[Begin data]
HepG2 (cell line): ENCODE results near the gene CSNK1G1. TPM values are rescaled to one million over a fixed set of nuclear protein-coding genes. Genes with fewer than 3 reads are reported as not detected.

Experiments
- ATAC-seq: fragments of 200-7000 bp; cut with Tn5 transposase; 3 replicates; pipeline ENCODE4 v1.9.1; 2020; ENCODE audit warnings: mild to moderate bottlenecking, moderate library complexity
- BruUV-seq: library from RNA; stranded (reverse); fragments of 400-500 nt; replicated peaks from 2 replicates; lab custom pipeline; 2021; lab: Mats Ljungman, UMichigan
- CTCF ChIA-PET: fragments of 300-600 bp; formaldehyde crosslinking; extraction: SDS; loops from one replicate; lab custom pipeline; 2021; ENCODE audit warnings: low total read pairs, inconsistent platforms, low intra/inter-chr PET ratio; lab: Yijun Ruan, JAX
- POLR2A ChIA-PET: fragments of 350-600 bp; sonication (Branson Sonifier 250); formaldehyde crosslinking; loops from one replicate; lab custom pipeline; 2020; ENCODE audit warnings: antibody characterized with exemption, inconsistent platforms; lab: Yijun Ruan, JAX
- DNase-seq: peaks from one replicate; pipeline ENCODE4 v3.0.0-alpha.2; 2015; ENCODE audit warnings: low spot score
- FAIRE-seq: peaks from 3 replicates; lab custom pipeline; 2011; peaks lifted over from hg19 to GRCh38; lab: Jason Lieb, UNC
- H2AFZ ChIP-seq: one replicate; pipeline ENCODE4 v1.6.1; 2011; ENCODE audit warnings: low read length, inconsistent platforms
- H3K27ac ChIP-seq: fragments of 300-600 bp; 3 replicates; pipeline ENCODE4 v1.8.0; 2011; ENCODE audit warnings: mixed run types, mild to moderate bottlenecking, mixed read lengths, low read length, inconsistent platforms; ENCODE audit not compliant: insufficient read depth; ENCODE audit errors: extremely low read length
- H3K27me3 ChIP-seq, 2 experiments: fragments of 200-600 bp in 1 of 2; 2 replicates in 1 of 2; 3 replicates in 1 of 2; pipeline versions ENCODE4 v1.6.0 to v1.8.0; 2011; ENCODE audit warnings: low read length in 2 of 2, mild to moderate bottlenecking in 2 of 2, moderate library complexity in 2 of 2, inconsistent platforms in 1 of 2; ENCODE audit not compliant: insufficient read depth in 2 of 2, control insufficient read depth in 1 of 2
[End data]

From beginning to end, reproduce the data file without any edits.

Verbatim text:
HepG2 (cell line): ENCODE results near the gene CSNK1G1. TPM values are rescaled to one million over a fixed set of nuclear protein-coding genes. Genes with fewer than 3 reads are reported as not detected.

Experiments
- ATAC-seq: fragments of 200-7000 bp; cut with Tn5 transposase; 3 replicates; pipeline ENCODE4 v1.9.1; 2020; ENCODE audit warnings: mild to moderate bottlenecking, moderate library complexity
- BruUV-seq: library from RNA; stranded (reverse); fragments of 400-500 nt; replicated peaks from 2 replicates; lab custom pipeline; 2021; lab: Mats Ljungman, UMichigan
- CTCF ChIA-PET: fragments of 300-600 bp; formaldehyde crosslinking; extraction: SDS; loops from one replicate; lab custom pipeline; 2021; ENCODE audit warnings: low total read pairs, inconsistent platforms, low intra/inter-chr PET ratio; lab: Yijun Ruan, JAX
- POLR2A ChIA-PET: fragments of 350-600 bp; sonication (Branson Sonifier 250); formaldehyde crosslinking; loops from one replicate; lab custom pipeline; 2020; ENCODE audit warnings: antibody characterized with exemption, inconsistent platforms; lab: Yijun Ruan, JAX
- DNase-seq: peaks from one replicate; pipeline ENCODE4 v3.0.0-alpha.2; 2015; ENCODE audit warnings: low spot score
- FAIRE-seq: peaks from 3 replicates; lab custom pipeline; 2011; peaks lifted over from hg19 to GRCh38; lab: Jason Lieb, UNC
- H2AFZ ChIP-seq: one replicate; pipeline ENCODE4 v1.6.1; 2011; ENCODE audit warnings: low read length, inconsistent platforms
- H3K27ac ChIP-seq: fragments of 300-600 bp; 3 replicates; pipeline ENCODE4 v1.8.0; 2011; ENCODE audit warnings: mixed run types, mild to moderate bottlenecking, mixed read lengths, low read length, inconsistent platforms; ENCODE audit not compliant: insufficient read depth; ENCODE audit errors: extremely low read length
- H3K27me3 ChIP-seq, 2 experiments: fragments of 200-600 bp in 1 of 2; 2 replicates in 1 of 2; 3 replicates in 1 of 2; pipeline versions ENCODE4 v1.6.0 to v1.8.0; 2011; ENCODE audit warnings: low read length in 2 of 2, mild to moderate bottlenecking in 2 of 2, moderate library complexity in 2 of 2, inconsistent platforms in 1 of 2; ENCODE audit not compliant: insufficient read depth in 2 of 2, control insufficient read depth in 1 of 2